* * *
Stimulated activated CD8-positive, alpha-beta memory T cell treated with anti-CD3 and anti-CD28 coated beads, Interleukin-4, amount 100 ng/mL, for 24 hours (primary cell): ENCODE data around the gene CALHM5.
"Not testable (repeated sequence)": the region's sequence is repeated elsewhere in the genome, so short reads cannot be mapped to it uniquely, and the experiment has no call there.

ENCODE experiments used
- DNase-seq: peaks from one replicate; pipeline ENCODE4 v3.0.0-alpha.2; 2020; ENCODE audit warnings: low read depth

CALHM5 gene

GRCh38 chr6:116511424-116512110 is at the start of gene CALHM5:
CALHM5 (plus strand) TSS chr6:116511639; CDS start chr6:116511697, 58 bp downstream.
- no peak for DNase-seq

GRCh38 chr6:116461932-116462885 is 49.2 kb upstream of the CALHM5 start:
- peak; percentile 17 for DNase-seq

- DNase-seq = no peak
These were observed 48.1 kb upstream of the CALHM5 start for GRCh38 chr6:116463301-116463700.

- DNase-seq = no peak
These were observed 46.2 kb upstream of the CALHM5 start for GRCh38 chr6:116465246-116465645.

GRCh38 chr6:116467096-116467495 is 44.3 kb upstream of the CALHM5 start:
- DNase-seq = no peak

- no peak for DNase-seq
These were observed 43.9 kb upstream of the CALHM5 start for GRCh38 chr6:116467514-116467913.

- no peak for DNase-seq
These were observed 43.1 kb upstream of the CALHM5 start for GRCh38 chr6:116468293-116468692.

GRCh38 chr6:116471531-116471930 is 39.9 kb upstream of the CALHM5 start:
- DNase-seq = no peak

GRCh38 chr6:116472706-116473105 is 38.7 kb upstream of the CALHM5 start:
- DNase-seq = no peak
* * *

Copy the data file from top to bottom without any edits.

Stimulated activated CD8-positive, alpha-beta memory T cell treated with anti-CD3 and anti-CD28 coated beads, Interleukin-4, amount 100 ng/mL, for 24 hours (primary cell): ENCODE data around the gene CALHM5.
"Not testable (repeated sequence)": the region's sequence is repeated elsewhere in the genome, so short reads cannot be mapped to it uniquely, and the experiment has no call there.

ENCODE experiments used
- DNase-seq: peaks from one replicate; pipeline ENCODE4 v3.0.0-alpha.2; 2020; ENCODE audit warnings: low read depth

CALHM5 gene

GRCh38 chr6:116511424-116512110 is at the start of gene CALHM5:
CALHM5 (plus strand) TSS chr6:116511639; CDS start chr6:116511697, 58 bp downstream.
- no peak for DNase-seq

GRCh38 chr6:116461932-116462885 is 49.2 kb upstream of the CALHM5 start:
- peak; percentile 17 for DNase-seq

- DNase-seq = no peak
These were observed 48.1 kb upstream of the CALHM5 start for GRCh38 chr6:116463301-116463700.

- DNase-seq = no peak
These were observed 46.2 kb upstream of the CALHM5 start for GRCh38 chr6:116465246-116465645.

GRCh38 chr6:116467096-116467495 is 44.3 kb upstream of the CALHM5 start:
- DNase-seq = no peak

- no peak for DNase-seq
These were observed 43.9 kb upstream of the CALHM5 start for GRCh38 chr6:116467514-116467913.

- no peak for DNase-seq
These were observed 43.1 kb upstream of the CALHM5 start for GRCh38 chr6:116468293-116468692.

GRCh38 chr6:116471531-116471930 is 39.9 kb upstream of the CALHM5 start:
- DNase-seq = no peak

GRCh38 chr6:116472706-116473105 is 38.7 kb upstream of the CALHM5 start:
- DNase-seq = no peak